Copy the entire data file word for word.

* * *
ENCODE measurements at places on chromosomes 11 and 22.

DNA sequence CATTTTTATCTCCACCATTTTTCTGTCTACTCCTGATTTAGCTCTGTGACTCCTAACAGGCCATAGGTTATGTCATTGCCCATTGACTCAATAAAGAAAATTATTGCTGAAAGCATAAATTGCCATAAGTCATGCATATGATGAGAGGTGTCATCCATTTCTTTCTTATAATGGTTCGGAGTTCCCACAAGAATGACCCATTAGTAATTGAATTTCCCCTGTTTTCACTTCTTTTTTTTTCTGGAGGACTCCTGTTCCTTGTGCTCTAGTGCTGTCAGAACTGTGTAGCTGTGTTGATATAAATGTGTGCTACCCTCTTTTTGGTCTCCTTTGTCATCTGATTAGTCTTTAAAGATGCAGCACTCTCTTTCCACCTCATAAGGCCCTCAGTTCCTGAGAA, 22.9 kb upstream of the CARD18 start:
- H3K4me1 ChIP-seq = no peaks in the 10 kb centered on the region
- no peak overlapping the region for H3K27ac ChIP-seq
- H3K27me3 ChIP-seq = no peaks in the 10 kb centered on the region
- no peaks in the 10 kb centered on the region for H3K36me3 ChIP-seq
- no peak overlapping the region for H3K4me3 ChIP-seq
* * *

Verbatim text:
ENCODE measurements at places on chromosomes 11 and 22.

DNA sequence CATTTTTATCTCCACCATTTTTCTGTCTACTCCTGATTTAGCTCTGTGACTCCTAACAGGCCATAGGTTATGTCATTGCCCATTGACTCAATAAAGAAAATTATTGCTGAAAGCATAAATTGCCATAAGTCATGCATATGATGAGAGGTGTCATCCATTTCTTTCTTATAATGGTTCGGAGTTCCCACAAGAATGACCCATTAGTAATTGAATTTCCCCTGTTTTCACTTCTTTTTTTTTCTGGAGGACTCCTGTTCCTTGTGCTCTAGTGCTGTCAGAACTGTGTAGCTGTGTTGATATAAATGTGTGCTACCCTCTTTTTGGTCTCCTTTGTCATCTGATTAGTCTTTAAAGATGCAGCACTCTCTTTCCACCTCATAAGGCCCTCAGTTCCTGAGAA, 22.9 kb upstream of the CARD18 start:
- H3K4me1 ChIP-seq = no peaks in the 10 kb centered on the region
- no peak overlapping the region for H3K27ac ChIP-seq
- H3K27me3 ChIP-seq = no peaks in the 10 kb centered on the region
- no peaks in the 10 kb centered on the region for H3K36me3 ChIP-seq
- no peak overlapping the region for H3K4me3 ChIP-seq